Date: Mon, 06 Apr 1998 08:19:05 -0700 To: firstname.lastname@example.org From: Steve Crump <crumps@CLEMSON.EDU> Subject: Bill Morrissey at the Handlebar - 4/4/98
I saw Bill Morrissey at the Handlebar in Greenville, SC this past Saturday evening. The Handlebar is one of the better places to hear live music on the east coast. It is a smoke free "listening room" located in an old mill. At one point during the show, Bill commented: "Thirty years in the music business and I'm still working in a mill".
My wife, Janet, and I had the chance to meet Bill right after his soundcheck, and found him to be gracious and inquisitive. He was very interested in the area, what we were reading lately, etc. (For that matter, I can highly recommend Rick Bragg's memoir, All Over But the Shoutin.)
Bill commented that he was just about finished with his next book, which has a working title of Slow Blues. Also, during the show he commented that he should have a new CD out by next winter. When I asked him about this afterwards, he commented that the songs weren't written yet, but that he was anticipating a flurry of creative activity similar to what happened with Edson/You'll Never Get To Heaven.
You also might be interested to learn that the film rights to Edson have been purchased/optioned by the Austin Film Festival, who, in Bill's words, "Will turn it into a screenplay, because actors don't read novels".
The show itself was great. This was my fifth Bill Morrissey show, and I have never seen him looser, or in a more jovial mood. This is best illustrated by the fact that he played almost 90 minutes, and "only" did the following 13 songs:
There were also some new ones I have not heard before. (I must be selective here, because afterwards, Bill feined concern that I would tell all of his jokes on the Birches list). I'll just mention his story about his performance in the a small Wisconsin town earlier this year (that I seem to recall was reviewed here on Birches). This town was proud of the fact that Bob Dylan had attended summer camp there as a child. In his best Dylan voice, Bill wondered about a young Dylan stating, "We're going to make a wallet", or, "I want to ride in the bow of the canoe". Obviously, you had to be there, but the moment was priceless, and provided the optimum lead-in for his cover of Girl From the North Country.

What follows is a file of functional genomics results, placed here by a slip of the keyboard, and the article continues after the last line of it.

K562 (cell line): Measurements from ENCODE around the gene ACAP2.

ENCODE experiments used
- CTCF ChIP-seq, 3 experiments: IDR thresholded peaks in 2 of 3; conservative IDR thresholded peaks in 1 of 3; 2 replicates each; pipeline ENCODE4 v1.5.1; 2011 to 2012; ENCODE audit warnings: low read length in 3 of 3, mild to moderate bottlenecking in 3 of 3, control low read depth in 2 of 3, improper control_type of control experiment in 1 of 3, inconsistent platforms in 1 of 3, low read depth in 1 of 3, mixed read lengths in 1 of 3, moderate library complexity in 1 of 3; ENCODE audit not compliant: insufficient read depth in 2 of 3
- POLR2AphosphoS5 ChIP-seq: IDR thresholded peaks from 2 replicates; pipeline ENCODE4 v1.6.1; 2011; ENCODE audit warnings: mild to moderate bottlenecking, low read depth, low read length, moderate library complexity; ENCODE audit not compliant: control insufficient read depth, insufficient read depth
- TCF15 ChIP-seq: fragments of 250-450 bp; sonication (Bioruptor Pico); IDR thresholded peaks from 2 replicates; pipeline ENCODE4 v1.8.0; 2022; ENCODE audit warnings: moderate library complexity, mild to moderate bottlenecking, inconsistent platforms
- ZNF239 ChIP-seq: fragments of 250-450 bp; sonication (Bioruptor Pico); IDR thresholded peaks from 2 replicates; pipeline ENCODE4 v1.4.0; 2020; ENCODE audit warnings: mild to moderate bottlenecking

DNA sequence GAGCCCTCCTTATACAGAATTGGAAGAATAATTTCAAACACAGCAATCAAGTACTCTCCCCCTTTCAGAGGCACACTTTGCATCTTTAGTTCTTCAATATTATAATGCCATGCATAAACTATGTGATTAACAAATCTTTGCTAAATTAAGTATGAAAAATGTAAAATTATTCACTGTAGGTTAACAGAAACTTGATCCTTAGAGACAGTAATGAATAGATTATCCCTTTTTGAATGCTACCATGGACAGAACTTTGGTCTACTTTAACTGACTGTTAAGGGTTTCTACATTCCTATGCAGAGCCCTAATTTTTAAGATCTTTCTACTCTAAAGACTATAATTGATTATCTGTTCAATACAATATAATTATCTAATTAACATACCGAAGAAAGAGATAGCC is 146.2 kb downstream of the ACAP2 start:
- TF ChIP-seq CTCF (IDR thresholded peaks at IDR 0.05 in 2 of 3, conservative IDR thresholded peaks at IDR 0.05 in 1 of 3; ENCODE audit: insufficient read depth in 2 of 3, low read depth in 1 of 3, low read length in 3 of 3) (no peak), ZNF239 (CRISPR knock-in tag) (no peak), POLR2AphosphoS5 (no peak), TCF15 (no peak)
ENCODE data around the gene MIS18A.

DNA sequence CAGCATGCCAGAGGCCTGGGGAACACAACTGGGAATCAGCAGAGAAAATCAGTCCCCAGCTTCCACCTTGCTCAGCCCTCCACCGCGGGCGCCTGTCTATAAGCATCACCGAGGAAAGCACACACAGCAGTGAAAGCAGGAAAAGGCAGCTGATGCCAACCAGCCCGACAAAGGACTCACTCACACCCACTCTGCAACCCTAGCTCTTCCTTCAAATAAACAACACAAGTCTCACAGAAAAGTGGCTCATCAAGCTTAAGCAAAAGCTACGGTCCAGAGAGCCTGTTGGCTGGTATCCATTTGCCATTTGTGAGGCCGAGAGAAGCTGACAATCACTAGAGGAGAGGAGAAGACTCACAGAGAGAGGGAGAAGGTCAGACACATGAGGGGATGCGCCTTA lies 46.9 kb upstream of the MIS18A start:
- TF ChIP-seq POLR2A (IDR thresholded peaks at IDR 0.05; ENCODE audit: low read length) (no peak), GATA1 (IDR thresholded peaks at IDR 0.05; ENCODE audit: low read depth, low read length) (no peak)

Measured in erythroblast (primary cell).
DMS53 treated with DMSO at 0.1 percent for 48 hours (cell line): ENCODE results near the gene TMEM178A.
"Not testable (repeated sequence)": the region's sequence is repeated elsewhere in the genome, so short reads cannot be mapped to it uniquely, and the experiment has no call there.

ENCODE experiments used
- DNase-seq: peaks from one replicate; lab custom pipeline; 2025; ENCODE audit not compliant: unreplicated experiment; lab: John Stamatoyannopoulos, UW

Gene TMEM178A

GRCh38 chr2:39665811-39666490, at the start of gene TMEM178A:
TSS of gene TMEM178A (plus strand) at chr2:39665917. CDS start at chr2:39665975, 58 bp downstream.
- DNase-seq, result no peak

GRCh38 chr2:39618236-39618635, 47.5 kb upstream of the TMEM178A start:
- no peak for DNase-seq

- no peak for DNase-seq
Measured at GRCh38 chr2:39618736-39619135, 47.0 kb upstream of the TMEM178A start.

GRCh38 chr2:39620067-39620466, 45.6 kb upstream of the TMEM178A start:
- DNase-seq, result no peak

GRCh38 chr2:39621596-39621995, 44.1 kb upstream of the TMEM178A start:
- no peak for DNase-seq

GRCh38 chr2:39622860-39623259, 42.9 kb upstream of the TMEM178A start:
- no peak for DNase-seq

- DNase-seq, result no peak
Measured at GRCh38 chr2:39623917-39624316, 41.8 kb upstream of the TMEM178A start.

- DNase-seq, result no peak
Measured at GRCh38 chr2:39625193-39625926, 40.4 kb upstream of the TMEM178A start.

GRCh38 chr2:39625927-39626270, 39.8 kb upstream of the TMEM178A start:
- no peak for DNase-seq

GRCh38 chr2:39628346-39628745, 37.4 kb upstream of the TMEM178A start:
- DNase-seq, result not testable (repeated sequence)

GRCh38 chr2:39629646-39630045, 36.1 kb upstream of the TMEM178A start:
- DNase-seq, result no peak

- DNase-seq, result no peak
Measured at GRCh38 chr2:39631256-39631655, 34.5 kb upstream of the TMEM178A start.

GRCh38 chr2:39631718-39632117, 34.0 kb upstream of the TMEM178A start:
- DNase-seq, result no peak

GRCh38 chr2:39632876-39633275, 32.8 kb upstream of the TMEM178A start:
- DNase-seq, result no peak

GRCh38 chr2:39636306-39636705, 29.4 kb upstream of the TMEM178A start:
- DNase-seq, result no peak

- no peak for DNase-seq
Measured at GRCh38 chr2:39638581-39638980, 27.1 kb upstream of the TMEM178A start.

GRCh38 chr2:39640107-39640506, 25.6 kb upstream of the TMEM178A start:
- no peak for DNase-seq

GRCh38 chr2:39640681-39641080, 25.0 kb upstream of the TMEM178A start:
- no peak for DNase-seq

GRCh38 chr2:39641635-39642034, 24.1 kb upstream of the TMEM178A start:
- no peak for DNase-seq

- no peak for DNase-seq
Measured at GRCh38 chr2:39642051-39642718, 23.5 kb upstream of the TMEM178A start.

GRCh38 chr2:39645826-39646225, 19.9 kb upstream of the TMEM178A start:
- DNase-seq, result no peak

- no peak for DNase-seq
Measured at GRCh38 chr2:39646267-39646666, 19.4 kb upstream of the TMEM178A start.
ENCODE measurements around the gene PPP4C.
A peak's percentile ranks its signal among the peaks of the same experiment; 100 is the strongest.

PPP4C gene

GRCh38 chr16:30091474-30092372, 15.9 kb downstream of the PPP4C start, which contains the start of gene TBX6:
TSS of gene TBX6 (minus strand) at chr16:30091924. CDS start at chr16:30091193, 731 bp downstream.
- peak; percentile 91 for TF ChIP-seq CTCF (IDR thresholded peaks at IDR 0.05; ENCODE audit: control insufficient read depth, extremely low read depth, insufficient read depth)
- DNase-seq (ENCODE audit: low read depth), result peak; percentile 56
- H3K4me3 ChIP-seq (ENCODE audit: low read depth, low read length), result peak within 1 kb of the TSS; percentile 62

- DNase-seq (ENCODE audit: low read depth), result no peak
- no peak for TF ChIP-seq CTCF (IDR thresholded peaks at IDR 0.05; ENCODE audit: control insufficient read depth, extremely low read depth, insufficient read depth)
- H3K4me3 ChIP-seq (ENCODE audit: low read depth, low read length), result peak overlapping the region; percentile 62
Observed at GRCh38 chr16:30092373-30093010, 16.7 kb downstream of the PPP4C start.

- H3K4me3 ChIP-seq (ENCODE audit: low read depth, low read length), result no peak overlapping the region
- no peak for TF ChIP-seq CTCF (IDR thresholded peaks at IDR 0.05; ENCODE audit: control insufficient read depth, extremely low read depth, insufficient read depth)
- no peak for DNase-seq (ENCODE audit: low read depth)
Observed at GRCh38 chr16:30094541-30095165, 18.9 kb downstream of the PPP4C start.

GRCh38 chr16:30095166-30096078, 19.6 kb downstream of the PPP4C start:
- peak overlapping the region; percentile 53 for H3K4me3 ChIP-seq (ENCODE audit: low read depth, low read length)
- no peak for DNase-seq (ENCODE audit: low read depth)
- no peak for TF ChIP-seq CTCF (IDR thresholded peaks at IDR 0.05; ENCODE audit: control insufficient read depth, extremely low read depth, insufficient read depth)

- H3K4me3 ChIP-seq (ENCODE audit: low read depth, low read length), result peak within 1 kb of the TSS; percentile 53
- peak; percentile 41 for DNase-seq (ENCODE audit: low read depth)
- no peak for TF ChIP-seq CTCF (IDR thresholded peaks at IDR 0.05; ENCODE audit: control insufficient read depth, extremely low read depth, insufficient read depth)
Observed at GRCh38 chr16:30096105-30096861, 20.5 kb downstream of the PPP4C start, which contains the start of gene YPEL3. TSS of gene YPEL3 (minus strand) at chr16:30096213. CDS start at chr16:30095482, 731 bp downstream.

This was the last show of the tour, and Bill honored my request to play These Cold Fingers as the encore song. I had several friends there to see the show, and afterwards several were visibly moved by "that song about the dog". While I obviously love the song, I am always slightly amused at how people can sit through songs about fires, layoffs, and devasted relationships, and it is These Cold Fingers that hooks them.
Well, I guess we're in a holding pattern now, where we wait for the new book and CD. Looking forward to both.